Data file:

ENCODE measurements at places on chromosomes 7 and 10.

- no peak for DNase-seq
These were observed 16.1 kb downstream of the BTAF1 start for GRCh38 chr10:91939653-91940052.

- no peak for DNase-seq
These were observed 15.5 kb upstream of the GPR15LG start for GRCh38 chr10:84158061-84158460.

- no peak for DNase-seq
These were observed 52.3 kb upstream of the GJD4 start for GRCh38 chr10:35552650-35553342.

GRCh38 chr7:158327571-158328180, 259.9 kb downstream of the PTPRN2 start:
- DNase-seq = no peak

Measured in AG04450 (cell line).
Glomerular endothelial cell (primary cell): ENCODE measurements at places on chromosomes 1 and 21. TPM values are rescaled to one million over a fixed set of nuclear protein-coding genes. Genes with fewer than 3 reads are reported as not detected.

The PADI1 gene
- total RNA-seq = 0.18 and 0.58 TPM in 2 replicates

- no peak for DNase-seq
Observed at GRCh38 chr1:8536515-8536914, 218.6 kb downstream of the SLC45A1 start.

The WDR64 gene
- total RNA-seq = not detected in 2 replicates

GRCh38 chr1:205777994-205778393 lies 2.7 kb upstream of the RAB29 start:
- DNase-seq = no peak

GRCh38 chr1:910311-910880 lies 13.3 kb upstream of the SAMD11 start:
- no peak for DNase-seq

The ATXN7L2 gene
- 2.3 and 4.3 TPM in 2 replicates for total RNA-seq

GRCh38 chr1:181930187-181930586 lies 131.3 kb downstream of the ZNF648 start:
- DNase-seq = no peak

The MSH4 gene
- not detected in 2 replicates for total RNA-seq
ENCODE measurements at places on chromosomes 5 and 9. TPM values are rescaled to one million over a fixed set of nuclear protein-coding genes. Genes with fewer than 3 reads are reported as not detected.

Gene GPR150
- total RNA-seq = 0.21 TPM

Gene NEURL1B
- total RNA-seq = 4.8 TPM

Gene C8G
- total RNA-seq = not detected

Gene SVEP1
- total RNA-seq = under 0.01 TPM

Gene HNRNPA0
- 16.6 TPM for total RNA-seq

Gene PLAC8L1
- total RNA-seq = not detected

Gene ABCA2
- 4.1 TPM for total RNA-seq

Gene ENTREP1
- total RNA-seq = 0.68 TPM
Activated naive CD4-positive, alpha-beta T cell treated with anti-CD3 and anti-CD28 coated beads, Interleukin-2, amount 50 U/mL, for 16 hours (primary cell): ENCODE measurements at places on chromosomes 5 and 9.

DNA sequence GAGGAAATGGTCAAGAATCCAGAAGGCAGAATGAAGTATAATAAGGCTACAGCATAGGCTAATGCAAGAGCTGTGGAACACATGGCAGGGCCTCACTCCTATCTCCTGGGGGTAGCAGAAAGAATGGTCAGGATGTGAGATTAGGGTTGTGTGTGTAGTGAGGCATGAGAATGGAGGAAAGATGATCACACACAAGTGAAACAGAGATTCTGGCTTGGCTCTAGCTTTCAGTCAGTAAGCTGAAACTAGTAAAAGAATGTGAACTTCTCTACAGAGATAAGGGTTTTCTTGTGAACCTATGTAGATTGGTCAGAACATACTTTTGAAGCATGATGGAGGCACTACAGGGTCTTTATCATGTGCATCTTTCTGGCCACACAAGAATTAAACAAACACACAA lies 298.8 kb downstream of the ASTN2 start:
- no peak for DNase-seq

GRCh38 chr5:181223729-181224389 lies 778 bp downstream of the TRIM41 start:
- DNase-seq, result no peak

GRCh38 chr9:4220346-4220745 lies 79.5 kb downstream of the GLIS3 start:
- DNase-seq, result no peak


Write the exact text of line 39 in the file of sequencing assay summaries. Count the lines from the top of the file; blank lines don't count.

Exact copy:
Gene PLAC8L1